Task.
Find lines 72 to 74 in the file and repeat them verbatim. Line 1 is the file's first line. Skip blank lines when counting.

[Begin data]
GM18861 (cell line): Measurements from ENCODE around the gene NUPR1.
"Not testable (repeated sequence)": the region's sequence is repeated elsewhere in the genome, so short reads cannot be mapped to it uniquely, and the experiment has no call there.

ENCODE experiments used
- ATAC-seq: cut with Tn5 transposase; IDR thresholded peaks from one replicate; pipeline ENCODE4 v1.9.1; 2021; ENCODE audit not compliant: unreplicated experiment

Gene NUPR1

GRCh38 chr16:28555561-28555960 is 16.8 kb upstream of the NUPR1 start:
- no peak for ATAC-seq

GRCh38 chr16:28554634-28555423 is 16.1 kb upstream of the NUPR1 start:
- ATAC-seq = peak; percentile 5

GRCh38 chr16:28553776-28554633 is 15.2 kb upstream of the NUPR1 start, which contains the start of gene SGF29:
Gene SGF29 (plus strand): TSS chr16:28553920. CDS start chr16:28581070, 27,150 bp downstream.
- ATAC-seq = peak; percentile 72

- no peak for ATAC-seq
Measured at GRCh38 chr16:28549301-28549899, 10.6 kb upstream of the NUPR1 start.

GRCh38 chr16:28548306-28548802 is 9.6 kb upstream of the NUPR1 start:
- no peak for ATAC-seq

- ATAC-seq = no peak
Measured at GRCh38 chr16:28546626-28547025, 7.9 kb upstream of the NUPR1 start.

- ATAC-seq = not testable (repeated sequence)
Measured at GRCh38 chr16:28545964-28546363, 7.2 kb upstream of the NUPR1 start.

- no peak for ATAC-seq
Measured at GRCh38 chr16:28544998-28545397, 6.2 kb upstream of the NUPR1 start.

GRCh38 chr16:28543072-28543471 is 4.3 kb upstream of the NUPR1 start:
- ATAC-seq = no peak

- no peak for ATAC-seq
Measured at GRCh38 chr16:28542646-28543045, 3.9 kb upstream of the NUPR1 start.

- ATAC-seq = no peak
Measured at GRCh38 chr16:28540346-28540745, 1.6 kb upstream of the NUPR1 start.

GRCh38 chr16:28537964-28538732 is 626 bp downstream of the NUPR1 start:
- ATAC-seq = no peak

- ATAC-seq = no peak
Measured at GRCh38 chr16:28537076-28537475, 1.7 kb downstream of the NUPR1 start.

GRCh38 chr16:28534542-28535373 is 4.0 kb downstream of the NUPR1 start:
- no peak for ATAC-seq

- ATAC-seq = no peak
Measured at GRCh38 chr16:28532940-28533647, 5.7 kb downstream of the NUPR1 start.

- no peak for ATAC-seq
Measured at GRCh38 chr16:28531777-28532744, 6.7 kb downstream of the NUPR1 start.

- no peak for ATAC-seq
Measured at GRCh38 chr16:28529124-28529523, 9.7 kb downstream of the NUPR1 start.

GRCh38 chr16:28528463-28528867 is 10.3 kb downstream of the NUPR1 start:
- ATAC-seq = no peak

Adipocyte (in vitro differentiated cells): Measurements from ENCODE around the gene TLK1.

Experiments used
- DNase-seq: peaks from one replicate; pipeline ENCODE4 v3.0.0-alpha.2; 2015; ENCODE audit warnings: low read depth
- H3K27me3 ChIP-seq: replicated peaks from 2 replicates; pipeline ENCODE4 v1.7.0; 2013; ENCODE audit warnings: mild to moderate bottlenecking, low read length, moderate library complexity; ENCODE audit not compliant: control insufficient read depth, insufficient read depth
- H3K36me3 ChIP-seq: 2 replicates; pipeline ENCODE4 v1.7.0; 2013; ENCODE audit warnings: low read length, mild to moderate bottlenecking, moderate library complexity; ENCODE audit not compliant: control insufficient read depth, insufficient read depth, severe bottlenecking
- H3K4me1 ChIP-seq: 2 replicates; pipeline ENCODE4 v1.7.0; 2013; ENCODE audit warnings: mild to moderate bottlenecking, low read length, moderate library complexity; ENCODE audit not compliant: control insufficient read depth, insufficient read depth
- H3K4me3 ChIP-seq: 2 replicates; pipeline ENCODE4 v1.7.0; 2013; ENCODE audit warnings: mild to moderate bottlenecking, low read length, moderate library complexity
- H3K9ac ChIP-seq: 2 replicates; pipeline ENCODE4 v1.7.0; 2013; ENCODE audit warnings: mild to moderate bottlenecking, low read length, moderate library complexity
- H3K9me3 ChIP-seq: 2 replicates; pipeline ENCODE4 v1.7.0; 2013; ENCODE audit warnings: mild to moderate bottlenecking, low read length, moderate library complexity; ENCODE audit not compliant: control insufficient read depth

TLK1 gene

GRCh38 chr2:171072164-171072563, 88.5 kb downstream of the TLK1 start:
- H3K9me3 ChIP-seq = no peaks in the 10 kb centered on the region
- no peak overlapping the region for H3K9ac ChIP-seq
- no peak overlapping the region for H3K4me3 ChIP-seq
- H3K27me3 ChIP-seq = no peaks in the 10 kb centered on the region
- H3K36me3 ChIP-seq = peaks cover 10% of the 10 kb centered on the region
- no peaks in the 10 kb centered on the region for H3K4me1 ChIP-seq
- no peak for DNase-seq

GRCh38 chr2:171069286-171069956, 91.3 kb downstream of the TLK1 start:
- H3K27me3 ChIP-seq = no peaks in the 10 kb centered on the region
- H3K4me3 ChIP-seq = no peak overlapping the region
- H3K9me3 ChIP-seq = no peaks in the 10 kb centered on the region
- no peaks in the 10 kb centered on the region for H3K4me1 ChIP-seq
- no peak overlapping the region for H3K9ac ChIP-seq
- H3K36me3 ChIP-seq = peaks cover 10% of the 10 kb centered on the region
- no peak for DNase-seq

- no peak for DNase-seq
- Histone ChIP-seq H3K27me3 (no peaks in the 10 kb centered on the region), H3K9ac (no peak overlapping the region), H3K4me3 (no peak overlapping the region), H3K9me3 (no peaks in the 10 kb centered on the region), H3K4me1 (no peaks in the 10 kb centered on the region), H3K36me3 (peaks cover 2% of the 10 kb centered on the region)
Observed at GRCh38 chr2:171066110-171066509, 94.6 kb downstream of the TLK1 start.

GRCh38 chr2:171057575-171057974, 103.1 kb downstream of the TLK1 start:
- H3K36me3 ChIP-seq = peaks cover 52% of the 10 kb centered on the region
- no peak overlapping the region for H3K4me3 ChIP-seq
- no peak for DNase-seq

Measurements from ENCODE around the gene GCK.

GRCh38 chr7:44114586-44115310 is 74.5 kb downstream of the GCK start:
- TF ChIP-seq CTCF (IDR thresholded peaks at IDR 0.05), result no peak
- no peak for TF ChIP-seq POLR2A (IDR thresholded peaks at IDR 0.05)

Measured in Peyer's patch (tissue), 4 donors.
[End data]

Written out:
GRCh38 chr2:171057575-171057974, 103.1 kb downstream of the TLK1 start:
- H3K36me3 ChIP-seq = peaks cover 52% of the 10 kb centered on the region
- no peak overlapping the region for H3K4me3 ChIP-seq